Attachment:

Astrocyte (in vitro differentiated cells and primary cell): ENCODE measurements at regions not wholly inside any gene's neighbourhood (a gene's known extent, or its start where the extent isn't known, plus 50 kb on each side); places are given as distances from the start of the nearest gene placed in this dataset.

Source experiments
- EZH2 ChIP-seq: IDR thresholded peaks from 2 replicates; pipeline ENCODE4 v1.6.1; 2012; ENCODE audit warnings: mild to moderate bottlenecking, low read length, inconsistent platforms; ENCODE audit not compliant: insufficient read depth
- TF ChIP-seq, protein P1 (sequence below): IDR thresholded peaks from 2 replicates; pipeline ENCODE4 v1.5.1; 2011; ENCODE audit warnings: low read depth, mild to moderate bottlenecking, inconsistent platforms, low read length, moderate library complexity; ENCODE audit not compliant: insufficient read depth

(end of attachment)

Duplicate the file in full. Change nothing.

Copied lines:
Astrocyte (in vitro differentiated cells and primary cell): ENCODE measurements at regions not wholly inside any gene's neighbourhood (a gene's known extent, or its start where the extent isn't known, plus 50 kb on each side); places are given as distances from the start of the nearest gene placed in this dataset.

Source experiments
- EZH2 ChIP-seq: IDR thresholded peaks from 2 replicates; pipeline ENCODE4 v1.6.1; 2012; ENCODE audit warnings: mild to moderate bottlenecking, low read length, inconsistent platforms; ENCODE audit not compliant: insufficient read depth
- TF ChIP-seq, protein P1 (sequence below): IDR thresholded peaks from 2 replicates; pipeline ENCODE4 v1.5.1; 2011; ENCODE audit warnings: low read depth, mild to moderate bottlenecking, inconsistent platforms, low read length, moderate library complexity; ENCODE audit not compliant: insufficient read depth